New Sigur Rós album – Kveikur

kveikur

Sigur Rós have announced that their new album, Kveikur, will be released on June 17th. The track listing is:

Brennisteinn
Hrafntinna
Ísjaki
Yfirborð
Stormur
Kveikur
Rafstraumur
Bláþráður
Var

& I cannot wait.

In the meantime, here  my review of their live show including Kveikur material and the sonic scare that is Brennistein.

I’ve seen Sigur Rós a few times. Ok, more than a few times. But it doesn’t mean I want to talk though their performance. I mean, who exactly are these people that fork out for a ticket and then jabber on to their mates throughout concerts?

This is exactly what happened last night at Wolverhampton Civic, where I went to see Sigur Rós on their latest tour (SR7? Is anyone calling it that?) which promised new material and breath-taking visuals.

The first few songs, performed behind the now ubiquitous screen seemed to misfire, with both the screen and the talking of the crowd perhaps becoming an overwhelming distraction. New song Yfirborð failed to grab the attention of the crowd.

Sigur Rós got their own back though, with the new (ish) and evil Brennisteinn demanding utmost concentration or risk being hunted down Predator style by that bass. The sci-fi green backlit images of hanging bodies only served to enforce this threat. It was awesome.

With the crowd now silenced, the band pushed on; Glósóli was magnificent with its original video in tow, Varúð now sounds at home in the set and sounded fabulous whilst Sæglópur did what it always does.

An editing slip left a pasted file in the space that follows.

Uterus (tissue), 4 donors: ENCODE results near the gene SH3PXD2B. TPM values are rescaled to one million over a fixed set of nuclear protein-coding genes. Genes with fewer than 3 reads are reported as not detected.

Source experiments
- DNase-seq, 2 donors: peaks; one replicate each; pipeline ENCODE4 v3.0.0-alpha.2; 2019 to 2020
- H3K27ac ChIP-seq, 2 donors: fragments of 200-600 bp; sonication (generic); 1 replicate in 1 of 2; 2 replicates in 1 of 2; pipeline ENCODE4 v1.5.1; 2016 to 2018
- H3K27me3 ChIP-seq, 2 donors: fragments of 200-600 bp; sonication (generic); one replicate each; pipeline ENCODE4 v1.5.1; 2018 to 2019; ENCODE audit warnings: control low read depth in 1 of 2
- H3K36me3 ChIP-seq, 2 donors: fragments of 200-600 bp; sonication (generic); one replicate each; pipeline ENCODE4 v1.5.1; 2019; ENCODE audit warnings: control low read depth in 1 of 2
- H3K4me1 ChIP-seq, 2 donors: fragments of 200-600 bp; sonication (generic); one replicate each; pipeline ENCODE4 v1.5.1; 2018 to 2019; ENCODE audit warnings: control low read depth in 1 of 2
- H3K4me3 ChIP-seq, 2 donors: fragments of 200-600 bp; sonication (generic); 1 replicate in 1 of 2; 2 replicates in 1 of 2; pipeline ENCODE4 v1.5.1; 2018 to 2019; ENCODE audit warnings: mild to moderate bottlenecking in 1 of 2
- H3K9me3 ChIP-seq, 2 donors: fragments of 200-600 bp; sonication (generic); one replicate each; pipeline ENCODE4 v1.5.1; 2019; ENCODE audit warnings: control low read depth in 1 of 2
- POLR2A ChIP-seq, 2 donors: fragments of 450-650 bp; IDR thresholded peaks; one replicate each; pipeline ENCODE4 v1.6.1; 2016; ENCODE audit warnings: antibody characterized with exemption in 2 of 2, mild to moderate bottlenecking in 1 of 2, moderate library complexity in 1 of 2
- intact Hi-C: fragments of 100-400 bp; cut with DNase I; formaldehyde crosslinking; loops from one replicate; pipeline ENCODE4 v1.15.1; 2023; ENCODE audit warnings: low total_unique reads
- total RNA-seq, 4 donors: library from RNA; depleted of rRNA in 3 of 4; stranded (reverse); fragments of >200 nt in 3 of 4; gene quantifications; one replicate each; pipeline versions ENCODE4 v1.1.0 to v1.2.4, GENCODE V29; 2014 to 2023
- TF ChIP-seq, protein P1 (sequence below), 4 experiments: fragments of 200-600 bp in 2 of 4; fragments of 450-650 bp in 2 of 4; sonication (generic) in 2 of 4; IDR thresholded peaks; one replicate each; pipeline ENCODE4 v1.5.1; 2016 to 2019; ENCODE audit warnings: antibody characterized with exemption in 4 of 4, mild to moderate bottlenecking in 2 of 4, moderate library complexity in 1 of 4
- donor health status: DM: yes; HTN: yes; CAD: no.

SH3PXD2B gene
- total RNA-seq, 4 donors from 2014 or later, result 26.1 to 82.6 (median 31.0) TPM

Hoppípolla was wheeled out, much to the relief of all the couples in the audience who probably used this on their wedding day mix-tape, don’t know any other Sigur Rós music and are probably scarred for life right now. I’m surprised they weren’t found cowering near the bar after Brennisteinn.

The surprise was yet to come though. Kveikur is clearly related to Brennistein. It’s a galloping horse of a song, with a video of well, a galloping horse it sounded menacing, industrial and yet still Sigur Rós. It was exciting, exhilarating and worth the ticket price alone. After this, no one was talking.

After the encore, Sigur Rós play only two songs. But what a pair. The delicious Svefn-g-englar with its ultra-sonic beeps echoed by the myriad stage lights still reminds me of Bill Murray finding the Jaguar shark in Life Aquatic, and always will, and Popplagið, a reminder of just what the Sigur Rós live experience should be. It finishes, as always, in a storm of feedback.

I leave with my ears ringing and a smile on my face. In the bar area, a few couples are still hiding under tables.

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